Tackling the Red Tape Delusion
The severe recession precipitated by the banking crisis of 2008 means the economy is likely to dominate policy debate in this election to a much greater extent than for any election since 1992, or even further back. But how will the economic crisis affect people’s views on the way the economy should move forward?
For thirty years, the mainstream economic orthodoxy was that the way to economic success lies in deregulating product, labour and financial markets as much as possible. Given that the banking crisis was an object lesson in how deregulation could, in some circumstances, deliver not economic success, but instead near-armageddon, we might have thought that this would lead to some reconsideration of whether deregulation was always and everywhere the best policy after all.
However, the proponents of deregulation – including the Conservative party (but also some leading politicians in the Liberal Democrats and Labour parties), business groups such as the Institute of Directors, Confederation of British Industry and British Chambers of Commerce, and right-wing think thanks such as the Institute of Economic Affairs have instead insisted that the economic crisis means we need to deregulate still further, particularly in the labour market.
The message is that red tape and regulation are strangling business and that we need to restrict workers’ statutory rights, pare back the minimum wage and reduce the power of trade unions in order to have an employment-led recovery.
It is easy to see why the deregulationist view is attractive to the Right. It delivers straightforward policy prescriptions which fit with neo-liberals’ instinctive dislike of regulations and organised labour institutions. But the fundamental problem for proponents of this view is almost none of its assumptions are borne out by the evidence.
The latest ToUChstone pamphlet, The Red Tape Delusion: Why deregulation won’t solve the jobs crisis by Stewart Lansley and myself, examines in detail whether there is a relationship between the degree of regulation in the labour market and various aspects of the economy’s performance – the unemployment rate, productivity growth, and so on. We survey a vast array of evidence on cross-country economic performance as well as empirical studies of the effect of particular regulatory (or deregulatory) measures in the UK and other industrialised countries – for example the employment effect of minimum wages, the relationship between trade union density and productivity growth, the impact of employment protection legislation on employment, and so on.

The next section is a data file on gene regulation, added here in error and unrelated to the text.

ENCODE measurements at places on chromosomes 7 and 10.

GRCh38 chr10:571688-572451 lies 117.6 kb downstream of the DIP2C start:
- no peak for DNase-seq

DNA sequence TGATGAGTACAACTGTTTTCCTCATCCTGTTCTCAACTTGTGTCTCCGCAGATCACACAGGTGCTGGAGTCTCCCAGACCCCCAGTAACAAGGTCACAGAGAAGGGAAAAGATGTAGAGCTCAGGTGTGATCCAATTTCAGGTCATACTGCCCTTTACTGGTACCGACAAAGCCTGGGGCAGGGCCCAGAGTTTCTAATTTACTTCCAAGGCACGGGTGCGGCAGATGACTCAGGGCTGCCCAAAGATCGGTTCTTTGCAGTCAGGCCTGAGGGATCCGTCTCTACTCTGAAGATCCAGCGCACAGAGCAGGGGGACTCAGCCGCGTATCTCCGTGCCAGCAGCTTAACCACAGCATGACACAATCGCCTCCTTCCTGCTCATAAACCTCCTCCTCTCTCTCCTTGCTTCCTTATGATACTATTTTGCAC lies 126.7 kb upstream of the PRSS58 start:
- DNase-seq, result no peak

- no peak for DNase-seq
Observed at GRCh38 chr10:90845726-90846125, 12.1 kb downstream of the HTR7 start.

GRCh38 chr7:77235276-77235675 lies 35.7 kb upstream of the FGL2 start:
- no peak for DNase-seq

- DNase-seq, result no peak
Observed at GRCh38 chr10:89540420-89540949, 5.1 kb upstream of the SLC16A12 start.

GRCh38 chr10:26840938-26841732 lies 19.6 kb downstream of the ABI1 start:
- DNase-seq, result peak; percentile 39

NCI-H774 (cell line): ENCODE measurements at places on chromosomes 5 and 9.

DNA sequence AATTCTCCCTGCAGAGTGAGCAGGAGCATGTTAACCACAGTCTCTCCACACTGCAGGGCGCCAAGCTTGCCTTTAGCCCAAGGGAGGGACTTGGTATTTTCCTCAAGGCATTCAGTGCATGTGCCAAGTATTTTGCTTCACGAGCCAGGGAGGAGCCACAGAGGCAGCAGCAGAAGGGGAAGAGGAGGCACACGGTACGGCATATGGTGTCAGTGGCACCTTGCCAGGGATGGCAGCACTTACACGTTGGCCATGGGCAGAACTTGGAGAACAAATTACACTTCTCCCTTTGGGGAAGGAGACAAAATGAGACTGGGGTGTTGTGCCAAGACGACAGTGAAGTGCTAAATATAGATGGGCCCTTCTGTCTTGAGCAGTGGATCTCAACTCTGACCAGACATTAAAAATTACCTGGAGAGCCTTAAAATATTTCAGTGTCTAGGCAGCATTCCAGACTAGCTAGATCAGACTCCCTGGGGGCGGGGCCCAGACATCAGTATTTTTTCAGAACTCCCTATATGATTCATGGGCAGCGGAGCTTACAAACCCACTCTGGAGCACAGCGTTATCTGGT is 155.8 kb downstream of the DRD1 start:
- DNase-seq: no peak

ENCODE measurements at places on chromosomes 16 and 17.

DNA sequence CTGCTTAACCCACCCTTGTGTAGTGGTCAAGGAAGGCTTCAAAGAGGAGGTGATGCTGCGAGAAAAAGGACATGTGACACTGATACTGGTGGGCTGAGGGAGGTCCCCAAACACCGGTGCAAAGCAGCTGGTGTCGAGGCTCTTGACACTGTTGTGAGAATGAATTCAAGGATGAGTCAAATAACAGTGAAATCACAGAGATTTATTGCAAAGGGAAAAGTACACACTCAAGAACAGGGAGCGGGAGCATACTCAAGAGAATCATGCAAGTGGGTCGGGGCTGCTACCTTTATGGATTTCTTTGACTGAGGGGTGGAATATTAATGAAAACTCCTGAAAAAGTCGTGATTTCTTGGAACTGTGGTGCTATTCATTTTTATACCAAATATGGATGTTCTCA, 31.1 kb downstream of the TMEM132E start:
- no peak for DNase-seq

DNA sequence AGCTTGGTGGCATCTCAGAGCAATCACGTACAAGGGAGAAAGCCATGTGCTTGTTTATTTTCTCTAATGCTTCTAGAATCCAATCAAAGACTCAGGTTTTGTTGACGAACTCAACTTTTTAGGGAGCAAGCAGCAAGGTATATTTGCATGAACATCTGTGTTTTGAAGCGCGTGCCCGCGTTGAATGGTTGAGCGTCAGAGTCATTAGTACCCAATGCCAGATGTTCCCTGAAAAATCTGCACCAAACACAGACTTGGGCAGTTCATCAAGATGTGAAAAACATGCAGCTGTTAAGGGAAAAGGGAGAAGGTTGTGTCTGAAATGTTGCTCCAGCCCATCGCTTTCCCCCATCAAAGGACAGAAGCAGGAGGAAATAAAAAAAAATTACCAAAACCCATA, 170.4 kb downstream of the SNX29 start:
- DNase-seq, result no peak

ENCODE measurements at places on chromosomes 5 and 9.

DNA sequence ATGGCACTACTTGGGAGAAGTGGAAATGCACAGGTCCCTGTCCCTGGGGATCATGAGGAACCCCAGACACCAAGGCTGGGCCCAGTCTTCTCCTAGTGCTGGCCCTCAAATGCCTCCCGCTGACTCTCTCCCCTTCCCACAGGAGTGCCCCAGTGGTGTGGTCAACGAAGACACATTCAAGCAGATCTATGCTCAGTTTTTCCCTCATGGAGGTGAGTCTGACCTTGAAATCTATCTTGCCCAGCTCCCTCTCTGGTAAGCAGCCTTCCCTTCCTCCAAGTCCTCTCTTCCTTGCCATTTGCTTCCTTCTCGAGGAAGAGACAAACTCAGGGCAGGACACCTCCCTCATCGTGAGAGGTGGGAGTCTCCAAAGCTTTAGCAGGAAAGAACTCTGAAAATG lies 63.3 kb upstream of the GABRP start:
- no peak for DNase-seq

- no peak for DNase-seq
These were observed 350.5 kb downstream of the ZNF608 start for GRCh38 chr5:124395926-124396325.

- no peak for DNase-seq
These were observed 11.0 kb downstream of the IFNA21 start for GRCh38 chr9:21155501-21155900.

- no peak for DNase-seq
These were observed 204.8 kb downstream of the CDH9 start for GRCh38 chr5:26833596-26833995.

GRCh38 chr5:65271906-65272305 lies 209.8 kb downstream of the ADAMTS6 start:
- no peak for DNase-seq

The overall findings are that there is no evidence whatsoever that moderate levels of labour market regulation impede economic performance, and a good deal of evidence that some types of regulation can improve aspects of economic performance. For example:
- There is no evidence that a minimum wage set at the current UK level impedes employment creation or increases unemployment.
- The modest re-regulation of the British labour market in the last decade has been achieved without detriment to employment creation. Indeed, the impact of the 2008-09 recession on UK unemployment – which has risen by much less than in the early 1980s and 1990s recessions – suggests that the slightly more regulated labour market of the last decade has been working well.
- Trade unions have no significant negative consequences for labour market outcomes, and have positive effects in promoting workplace cohesion and social justice.
- Co-ordinated wage bargaining systems are associated with lower unemployment.
- Active labour market policies, if well designed, can make a substantial difference to the employment prospects of the long-term unemployed.
- Generous unemployment benefits of limited duration (with ongoing social assistance provided for those in need) combined with job search requirements are effective in reducing long term unemployment.
Given that the UK is already a very lightly regulated economy (of the leading industrialised economies, only the United States is less regulated), there is nothing to be gained in terms of improved economic performance from deregulating further. On the contrary, it is quite possible that reducing or scrapping regulations could actually make the UK labour market perform worse reducing the rate of productivity growth, for example.
At a time when an increasing number of commentators are reviving the mantra of deregulation in the hope of capitalising on the public’s fears of higher unemployment in the wake of the recession, this new ToUChstone publication provides a welcome blast of evidence-based reality and shows that deregulating the labour market won’t deliver improved economic performance.